Friday, August 05, 2005

802.11 Notes continues...

Bit Error Rates in Wireless medium are the main drawback of them, comparatively BERs in Wireless medium are 10 times more than Wired LAN cables. The main reason for BERs are Atmospheric Noise, Physical Obstructions along the path, Multipath Propagation and interference.
Most of the WLANS operate on Spread Spectrum Modulation. which operates over a wide amount of bandwidth. Interference is also caused by multipath fading of the WLAN signals, which results in random phase and amplitude fluctuations in the received signal.

Inward interference comes from devices transmitting in the frequency spectrum used by the WLAN. A number of techniques the operate either on the physical or MAC layer like, Alternative modulation techniques, antenna diversity and feedback equalization in the physical layer, Automatic Repeat Requests (ARQ), Forward Error Control (FEC) in the MAC layer are used to mitigate this inteference.

Outward interference occurs when the WLAN signals disrupts the operation of adjacent WLANs or radio devices.

Further problems are Hidden and Exposed terminal cases.

Physical layers:

IR: operates near to visible rays wavelength 850nm, produced by semiconductor laser diodes or LEDs, since their electrical to optical conversion behaviour is linear.
Can be produced using one of three ways: Diffused transmission in omni direction, reflection by ceiling or focused transmission. IRs are demodulated at the receivers using their amplitude, not their frequency or phase, reduces the receivers complexity. IR rediatons are immune to electromagnetic noise. IR systems share a part of spectrum that is also used by the Sun, hence can work practically in indoor application, same the case with Florescent lights. The IEEE 802.11 physical layer specfication uses Pulse Position Modulation (PPM) to transmit data using IR radiation. PPM varies the position of a pulse in order to transmit different binary symbols. IR transmission works at 1 or 2 Mbps.

RF: RF is robust to florescent lights and outdoor operations, can penetrate non-metalic objects. RF equipment is subject to increased cochannel interferece, atmospheric and man-made noise, high-current circuits.
RF Bands: 902 MHz, 2.4 Ghz and 5.8 Ghz
Adv Factor: The higher the RF band, lesser would be the interfernce.
Disadv Factor: The higer the band, lesser would be the transmission range.
Spread Spectrum: RF uses spread spectrum technology. The idea is to spread the transmitted information over a wider bandwidth in order to make interception and jamming more difficult. In a spread spectrum system, the input data is fed into a channel encoder, which uses a carrier to produce a narrowband analog signal centered around a certain frequency. This signal is then spread in frequency by a modulator, which uses a sequence of pseudorandom numbers. At the receiving end, the same sequence is used to demodulate the spread signal and recover the original narrowband analog signal. The recoverd original narrowband analog signal is fed into a channel decoder to recover the initial digital data. The hopping sequence is defined by the 'seed' of the random number generator.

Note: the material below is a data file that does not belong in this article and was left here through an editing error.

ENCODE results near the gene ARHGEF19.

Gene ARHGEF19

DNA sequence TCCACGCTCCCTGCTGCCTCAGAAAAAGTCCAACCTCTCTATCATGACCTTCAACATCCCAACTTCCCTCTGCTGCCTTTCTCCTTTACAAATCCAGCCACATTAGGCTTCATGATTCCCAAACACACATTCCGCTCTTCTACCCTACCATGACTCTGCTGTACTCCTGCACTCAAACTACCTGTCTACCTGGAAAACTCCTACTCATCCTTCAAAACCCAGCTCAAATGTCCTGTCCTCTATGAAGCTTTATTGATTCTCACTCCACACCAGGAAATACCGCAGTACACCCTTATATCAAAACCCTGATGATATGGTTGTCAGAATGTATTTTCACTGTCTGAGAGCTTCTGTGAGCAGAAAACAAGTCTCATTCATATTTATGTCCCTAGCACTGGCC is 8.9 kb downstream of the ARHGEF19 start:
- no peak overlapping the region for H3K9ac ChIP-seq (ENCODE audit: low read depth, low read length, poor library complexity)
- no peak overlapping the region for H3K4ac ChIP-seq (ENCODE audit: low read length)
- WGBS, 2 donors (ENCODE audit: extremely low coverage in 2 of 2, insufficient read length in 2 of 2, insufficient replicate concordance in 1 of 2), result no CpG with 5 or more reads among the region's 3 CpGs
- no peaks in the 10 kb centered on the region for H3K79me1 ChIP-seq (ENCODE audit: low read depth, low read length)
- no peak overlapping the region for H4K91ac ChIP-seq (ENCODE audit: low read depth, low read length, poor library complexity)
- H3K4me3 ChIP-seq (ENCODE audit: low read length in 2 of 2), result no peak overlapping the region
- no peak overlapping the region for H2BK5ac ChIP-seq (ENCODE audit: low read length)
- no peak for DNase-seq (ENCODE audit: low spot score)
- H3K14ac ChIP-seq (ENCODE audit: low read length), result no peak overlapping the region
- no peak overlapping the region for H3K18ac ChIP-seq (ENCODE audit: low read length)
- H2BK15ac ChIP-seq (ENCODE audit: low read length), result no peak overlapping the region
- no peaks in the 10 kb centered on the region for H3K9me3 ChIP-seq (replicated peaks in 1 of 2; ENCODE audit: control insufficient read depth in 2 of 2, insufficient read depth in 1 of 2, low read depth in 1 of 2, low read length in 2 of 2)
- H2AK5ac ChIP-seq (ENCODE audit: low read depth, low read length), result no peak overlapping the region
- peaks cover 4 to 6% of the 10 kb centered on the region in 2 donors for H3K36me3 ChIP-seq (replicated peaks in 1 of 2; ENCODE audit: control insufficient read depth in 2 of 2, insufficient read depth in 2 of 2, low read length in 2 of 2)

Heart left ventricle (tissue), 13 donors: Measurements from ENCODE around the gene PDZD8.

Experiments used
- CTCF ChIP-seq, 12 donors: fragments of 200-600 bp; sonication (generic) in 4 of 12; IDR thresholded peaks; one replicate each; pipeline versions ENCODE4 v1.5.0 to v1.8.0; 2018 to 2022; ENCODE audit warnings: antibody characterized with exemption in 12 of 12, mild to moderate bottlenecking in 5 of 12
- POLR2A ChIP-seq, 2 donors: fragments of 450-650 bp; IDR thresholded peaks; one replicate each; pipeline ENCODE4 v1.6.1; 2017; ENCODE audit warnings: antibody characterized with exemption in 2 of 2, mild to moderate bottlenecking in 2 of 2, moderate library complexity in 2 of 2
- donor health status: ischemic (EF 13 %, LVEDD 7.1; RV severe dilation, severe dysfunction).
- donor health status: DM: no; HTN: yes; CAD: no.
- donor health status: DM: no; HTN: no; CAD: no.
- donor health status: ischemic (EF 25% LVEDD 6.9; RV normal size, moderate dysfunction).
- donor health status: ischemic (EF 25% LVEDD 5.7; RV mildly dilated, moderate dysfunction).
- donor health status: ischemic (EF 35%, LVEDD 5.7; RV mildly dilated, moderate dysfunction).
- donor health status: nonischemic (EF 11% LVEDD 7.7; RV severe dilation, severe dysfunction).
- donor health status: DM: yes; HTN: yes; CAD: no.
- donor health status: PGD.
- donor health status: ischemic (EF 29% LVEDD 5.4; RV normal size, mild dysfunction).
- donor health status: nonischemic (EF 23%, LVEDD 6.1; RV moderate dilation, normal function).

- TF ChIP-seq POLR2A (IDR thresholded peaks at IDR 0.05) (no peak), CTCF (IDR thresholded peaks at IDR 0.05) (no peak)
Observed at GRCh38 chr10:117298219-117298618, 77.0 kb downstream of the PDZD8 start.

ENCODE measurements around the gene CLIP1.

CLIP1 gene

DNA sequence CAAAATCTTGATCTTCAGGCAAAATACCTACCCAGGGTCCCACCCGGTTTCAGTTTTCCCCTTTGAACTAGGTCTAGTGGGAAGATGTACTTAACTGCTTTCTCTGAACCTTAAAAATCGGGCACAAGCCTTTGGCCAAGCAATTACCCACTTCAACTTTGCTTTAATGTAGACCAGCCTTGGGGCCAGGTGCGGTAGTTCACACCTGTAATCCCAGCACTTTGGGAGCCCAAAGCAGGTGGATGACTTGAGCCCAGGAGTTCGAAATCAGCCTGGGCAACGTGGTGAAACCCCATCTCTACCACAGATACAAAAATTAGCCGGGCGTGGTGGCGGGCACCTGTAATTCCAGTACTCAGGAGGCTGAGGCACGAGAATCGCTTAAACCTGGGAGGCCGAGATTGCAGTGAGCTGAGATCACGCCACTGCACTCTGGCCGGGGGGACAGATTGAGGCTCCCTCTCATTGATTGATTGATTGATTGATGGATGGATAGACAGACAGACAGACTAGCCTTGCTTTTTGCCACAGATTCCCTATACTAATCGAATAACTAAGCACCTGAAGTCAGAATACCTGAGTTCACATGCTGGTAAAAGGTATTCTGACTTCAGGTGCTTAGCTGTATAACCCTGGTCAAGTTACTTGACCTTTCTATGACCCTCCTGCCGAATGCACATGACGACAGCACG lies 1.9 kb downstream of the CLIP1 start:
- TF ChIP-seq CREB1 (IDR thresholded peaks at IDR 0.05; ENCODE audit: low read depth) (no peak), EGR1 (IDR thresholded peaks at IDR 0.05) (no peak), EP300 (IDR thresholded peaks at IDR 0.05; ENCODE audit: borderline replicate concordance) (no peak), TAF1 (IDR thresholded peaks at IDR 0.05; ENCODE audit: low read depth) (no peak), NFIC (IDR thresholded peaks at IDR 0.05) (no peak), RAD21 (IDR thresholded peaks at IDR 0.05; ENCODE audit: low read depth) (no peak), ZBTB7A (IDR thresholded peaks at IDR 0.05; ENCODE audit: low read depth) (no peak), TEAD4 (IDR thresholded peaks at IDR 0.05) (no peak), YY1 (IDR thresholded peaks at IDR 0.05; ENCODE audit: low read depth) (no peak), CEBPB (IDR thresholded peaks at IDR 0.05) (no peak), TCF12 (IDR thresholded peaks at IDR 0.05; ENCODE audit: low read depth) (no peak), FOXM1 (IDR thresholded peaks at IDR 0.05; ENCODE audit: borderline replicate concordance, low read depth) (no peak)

Spread spectrum has been proven very effective in combating fading. Since a spread spectrum is very wide in frequency, fading only affects a small part of it.

FHSS: Hops over frequency to frequency. Time spend on one frequency is called a chip. The receiver executes the same hopping sequence while remaining in synchronization with the transmitter and thus receives the transmitted data.

DSSS: Each bit in the original spectrum is represented by a number of bits in the spread signal. This can be done by binary multiplication (XOR) of the data bits with a higher rate pseudorandom bit sequence., known as the chipping code. The resulting stream has a rate equal to that of the chipping code and is fed into a modulator, which converts it to analog form in order to be transmitted.

Bit Rates: IEEE 802.11 covers FHSS, DSSS and Infrared Technologies. IEEE 802.11b works at 5.5-11 Mbps and uses DSSS for spreading the spectrum. IEEE 802.11a (HiperLAN2) operates at 5Ghz, and acheives data rates around 54 Mbps. It uses OFDM as opposed to spread spectrum used in Bluetooth, 802.11 and 802.11b. Bluetooth hops around 1600 hops per second which is extremely high as compared to IEEE 802.11 (2.5 hops per second). Thus, due to overhead of switching between the frequencies could cause some delays, and affect the throughtput in that way, that's why actual output data rate of bluetooth is around 30 to 400 kbps, whereas that of 802.11 is 1-2 Mbps. Obviously, 802.11b has a higher data rate than 802.11, 5.5-11 Mbps.

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